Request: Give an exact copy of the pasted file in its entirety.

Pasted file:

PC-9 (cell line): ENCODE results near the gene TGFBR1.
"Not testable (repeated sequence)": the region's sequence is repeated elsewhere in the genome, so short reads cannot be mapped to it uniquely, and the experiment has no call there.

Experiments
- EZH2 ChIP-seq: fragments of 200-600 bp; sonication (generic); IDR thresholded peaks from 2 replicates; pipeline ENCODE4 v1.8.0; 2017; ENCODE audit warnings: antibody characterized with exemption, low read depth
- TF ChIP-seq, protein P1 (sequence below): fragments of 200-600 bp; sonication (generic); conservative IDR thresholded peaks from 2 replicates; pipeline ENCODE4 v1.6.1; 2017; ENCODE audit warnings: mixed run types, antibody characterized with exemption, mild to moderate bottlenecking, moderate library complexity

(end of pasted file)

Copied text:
PC-9 (cell line): ENCODE results near the gene TGFBR1.
"Not testable (repeated sequence)": the region's sequence is repeated elsewhere in the genome, so short reads cannot be mapped to it uniquely, and the experiment has no call there.

Experiments
- EZH2 ChIP-seq: fragments of 200-600 bp; sonication (generic); IDR thresholded peaks from 2 replicates; pipeline ENCODE4 v1.8.0; 2017; ENCODE audit warnings: antibody characterized with exemption, low read depth
- TF ChIP-seq, protein P1 (sequence below): fragments of 200-600 bp; sonication (generic); conservative IDR thresholded peaks from 2 replicates; pipeline ENCODE4 v1.6.1; 2017; ENCODE audit warnings: mixed run types, antibody characterized with exemption, mild to moderate bottlenecking, moderate library complexity